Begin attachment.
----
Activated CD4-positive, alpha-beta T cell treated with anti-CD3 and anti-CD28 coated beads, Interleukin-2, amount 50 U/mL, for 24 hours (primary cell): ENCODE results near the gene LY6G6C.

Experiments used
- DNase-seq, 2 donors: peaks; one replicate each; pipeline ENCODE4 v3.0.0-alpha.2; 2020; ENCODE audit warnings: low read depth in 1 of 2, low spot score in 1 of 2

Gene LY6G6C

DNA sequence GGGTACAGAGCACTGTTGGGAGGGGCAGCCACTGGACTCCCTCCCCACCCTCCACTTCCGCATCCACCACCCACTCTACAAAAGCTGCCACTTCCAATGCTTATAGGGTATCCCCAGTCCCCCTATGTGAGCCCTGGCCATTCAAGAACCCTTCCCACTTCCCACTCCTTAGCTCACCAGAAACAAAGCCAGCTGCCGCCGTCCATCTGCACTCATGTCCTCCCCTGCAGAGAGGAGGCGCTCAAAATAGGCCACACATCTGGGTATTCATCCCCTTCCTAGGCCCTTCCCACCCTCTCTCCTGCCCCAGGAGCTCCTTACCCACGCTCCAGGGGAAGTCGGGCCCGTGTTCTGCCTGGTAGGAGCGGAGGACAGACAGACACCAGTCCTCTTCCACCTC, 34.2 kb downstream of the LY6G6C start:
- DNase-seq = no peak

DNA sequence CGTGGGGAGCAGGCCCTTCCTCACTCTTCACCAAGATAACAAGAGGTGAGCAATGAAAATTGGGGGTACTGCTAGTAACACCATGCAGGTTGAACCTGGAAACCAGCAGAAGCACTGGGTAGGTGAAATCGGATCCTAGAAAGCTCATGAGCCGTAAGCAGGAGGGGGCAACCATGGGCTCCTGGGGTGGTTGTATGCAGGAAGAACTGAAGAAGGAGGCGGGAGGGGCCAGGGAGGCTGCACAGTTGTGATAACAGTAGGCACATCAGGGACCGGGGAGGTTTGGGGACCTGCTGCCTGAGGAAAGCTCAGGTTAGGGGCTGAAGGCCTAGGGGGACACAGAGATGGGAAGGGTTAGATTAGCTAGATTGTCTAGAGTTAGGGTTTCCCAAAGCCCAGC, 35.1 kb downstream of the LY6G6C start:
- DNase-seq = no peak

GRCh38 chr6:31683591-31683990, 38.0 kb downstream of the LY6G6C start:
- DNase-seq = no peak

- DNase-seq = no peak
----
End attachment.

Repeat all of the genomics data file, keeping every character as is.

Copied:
Activated CD4-positive, alpha-beta T cell treated with anti-CD3 and anti-CD28 coated beads, Interleukin-2, amount 50 U/mL, for 24 hours (primary cell): ENCODE results near the gene LY6G6C.

Experiments used
- DNase-seq, 2 donors: peaks; one replicate each; pipeline ENCODE4 v3.0.0-alpha.2; 2020; ENCODE audit warnings: low read depth in 1 of 2, low spot score in 1 of 2

Gene LY6G6C

DNA sequence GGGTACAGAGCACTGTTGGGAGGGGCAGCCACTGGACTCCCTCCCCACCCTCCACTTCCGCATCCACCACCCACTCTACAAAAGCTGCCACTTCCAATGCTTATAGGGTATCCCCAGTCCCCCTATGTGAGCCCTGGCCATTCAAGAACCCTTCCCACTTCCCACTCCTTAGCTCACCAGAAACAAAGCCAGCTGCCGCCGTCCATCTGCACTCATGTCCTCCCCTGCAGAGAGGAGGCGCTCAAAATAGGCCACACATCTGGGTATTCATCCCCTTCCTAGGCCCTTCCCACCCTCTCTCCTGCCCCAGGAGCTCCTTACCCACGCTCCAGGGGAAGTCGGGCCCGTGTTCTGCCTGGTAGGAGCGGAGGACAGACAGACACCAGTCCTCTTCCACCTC, 34.2 kb downstream of the LY6G6C start:
- DNase-seq = no peak

DNA sequence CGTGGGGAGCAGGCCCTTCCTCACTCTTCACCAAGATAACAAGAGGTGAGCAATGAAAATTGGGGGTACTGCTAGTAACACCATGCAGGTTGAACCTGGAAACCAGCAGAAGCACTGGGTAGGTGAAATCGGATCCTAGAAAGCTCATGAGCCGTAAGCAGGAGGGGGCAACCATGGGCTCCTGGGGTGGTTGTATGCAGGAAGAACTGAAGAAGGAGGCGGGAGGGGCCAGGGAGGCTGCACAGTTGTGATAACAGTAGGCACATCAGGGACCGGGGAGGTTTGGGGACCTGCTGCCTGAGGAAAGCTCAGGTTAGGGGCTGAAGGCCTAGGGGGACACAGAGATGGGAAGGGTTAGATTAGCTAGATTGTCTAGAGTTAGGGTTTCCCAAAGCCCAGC, 35.1 kb downstream of the LY6G6C start:
- DNase-seq = no peak

GRCh38 chr6:31683591-31683990, 38.0 kb downstream of the LY6G6C start:
- DNase-seq = no peak

- DNase-seq = no peak